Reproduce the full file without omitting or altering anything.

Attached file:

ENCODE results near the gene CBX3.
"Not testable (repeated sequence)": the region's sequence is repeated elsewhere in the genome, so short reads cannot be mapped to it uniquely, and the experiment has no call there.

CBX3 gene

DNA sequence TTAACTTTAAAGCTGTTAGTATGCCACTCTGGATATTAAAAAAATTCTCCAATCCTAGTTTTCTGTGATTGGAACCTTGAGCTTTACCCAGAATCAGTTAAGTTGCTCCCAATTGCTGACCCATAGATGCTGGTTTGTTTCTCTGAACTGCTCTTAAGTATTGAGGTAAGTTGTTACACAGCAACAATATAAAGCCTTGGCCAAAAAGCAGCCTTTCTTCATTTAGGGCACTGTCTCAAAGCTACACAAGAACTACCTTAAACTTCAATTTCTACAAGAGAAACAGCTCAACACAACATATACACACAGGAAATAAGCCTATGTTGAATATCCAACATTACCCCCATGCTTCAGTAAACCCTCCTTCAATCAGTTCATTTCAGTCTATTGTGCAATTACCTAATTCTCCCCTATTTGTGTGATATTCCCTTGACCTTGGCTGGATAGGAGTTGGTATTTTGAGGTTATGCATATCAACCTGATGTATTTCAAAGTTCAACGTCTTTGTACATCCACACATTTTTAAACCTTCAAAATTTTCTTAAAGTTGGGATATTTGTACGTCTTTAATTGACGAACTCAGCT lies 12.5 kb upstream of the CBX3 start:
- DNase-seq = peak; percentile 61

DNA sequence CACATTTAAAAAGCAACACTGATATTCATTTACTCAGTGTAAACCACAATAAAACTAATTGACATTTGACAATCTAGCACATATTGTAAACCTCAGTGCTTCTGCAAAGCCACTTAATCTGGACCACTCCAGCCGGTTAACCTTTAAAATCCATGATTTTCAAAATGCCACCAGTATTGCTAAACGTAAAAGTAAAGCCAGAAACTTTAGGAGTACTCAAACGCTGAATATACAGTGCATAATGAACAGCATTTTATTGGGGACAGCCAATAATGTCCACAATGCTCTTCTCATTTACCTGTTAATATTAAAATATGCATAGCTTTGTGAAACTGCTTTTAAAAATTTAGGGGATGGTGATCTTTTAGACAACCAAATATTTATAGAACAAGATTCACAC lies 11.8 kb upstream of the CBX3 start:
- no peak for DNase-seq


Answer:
ENCODE results near the gene CBX3.
"Not testable (repeated sequence)": the region's sequence is repeated elsewhere in the genome, so short reads cannot be mapped to it uniquely, and the experiment has no call there.

CBX3 gene

DNA sequence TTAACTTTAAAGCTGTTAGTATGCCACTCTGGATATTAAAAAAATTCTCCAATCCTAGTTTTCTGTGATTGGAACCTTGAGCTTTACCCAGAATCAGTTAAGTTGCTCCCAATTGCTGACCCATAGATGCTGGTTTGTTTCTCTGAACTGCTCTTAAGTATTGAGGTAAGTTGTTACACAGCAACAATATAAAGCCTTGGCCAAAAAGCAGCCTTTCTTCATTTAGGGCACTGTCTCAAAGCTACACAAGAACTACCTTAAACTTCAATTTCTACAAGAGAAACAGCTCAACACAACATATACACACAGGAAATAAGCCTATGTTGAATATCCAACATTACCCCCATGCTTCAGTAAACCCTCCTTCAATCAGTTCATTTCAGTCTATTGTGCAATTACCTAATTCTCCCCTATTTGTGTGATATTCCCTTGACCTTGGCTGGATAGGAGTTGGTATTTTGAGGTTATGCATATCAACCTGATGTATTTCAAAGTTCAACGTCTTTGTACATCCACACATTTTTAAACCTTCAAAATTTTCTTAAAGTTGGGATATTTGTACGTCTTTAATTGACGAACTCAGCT lies 12.5 kb upstream of the CBX3 start:
- DNase-seq = peak; percentile 61

DNA sequence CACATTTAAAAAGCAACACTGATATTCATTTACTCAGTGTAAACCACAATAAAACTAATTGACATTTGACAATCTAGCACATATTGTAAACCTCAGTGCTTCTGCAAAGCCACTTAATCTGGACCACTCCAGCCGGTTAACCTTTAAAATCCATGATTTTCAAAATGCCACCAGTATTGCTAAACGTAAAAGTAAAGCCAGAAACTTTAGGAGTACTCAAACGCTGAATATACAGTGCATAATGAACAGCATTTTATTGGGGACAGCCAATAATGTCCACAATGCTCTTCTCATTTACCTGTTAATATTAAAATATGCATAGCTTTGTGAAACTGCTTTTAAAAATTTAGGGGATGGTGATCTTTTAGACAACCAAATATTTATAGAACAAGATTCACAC lies 11.8 kb upstream of the CBX3 start:
- no peak for DNase-seq